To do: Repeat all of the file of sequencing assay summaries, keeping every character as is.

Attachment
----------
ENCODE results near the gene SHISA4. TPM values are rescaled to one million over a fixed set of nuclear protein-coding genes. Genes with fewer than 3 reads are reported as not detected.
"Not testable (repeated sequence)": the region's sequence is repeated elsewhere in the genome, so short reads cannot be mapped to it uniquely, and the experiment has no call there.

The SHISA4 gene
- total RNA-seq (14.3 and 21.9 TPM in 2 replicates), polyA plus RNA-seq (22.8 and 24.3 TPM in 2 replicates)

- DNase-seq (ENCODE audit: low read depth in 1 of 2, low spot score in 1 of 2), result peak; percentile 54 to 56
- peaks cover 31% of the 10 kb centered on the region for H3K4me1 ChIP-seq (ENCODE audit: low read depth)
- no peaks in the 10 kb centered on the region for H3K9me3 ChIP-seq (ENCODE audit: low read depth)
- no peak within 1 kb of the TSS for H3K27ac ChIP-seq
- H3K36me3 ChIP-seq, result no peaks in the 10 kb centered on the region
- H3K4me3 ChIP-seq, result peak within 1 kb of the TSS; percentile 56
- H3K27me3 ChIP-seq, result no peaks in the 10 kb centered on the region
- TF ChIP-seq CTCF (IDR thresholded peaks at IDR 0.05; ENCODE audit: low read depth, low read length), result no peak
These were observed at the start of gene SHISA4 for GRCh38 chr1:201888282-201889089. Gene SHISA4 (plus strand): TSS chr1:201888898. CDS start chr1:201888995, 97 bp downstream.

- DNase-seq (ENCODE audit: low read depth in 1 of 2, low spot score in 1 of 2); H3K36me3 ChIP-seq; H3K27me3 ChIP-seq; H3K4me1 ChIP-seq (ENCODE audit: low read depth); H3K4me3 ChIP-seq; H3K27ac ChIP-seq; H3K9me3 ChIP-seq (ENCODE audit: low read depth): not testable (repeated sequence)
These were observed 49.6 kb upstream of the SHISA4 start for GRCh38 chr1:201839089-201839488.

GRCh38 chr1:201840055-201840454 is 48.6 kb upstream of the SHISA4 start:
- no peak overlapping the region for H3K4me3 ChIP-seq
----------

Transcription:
ENCODE results near the gene SHISA4. TPM values are rescaled to one million over a fixed set of nuclear protein-coding genes. Genes with fewer than 3 reads are reported as not detected.
"Not testable (repeated sequence)": the region's sequence is repeated elsewhere in the genome, so short reads cannot be mapped to it uniquely, and the experiment has no call there.

The SHISA4 gene
- total RNA-seq (14.3 and 21.9 TPM in 2 replicates), polyA plus RNA-seq (22.8 and 24.3 TPM in 2 replicates)

- DNase-seq (ENCODE audit: low read depth in 1 of 2, low spot score in 1 of 2), result peak; percentile 54 to 56
- peaks cover 31% of the 10 kb centered on the region for H3K4me1 ChIP-seq (ENCODE audit: low read depth)
- no peaks in the 10 kb centered on the region for H3K9me3 ChIP-seq (ENCODE audit: low read depth)
- no peak within 1 kb of the TSS for H3K27ac ChIP-seq
- H3K36me3 ChIP-seq, result no peaks in the 10 kb centered on the region
- H3K4me3 ChIP-seq, result peak within 1 kb of the TSS; percentile 56
- H3K27me3 ChIP-seq, result no peaks in the 10 kb centered on the region
- TF ChIP-seq CTCF (IDR thresholded peaks at IDR 0.05; ENCODE audit: low read depth, low read length), result no peak
These were observed at the start of gene SHISA4 for GRCh38 chr1:201888282-201889089. Gene SHISA4 (plus strand): TSS chr1:201888898. CDS start chr1:201888995, 97 bp downstream.

- DNase-seq (ENCODE audit: low read depth in 1 of 2, low spot score in 1 of 2); H3K36me3 ChIP-seq; H3K27me3 ChIP-seq; H3K4me1 ChIP-seq (ENCODE audit: low read depth); H3K4me3 ChIP-seq; H3K27ac ChIP-seq; H3K9me3 ChIP-seq (ENCODE audit: low read depth): not testable (repeated sequence)
These were observed 49.6 kb upstream of the SHISA4 start for GRCh38 chr1:201839089-201839488.

GRCh38 chr1:201840055-201840454 is 48.6 kb upstream of the SHISA4 start:
- no peak overlapping the region for H3K4me3 ChIP-seq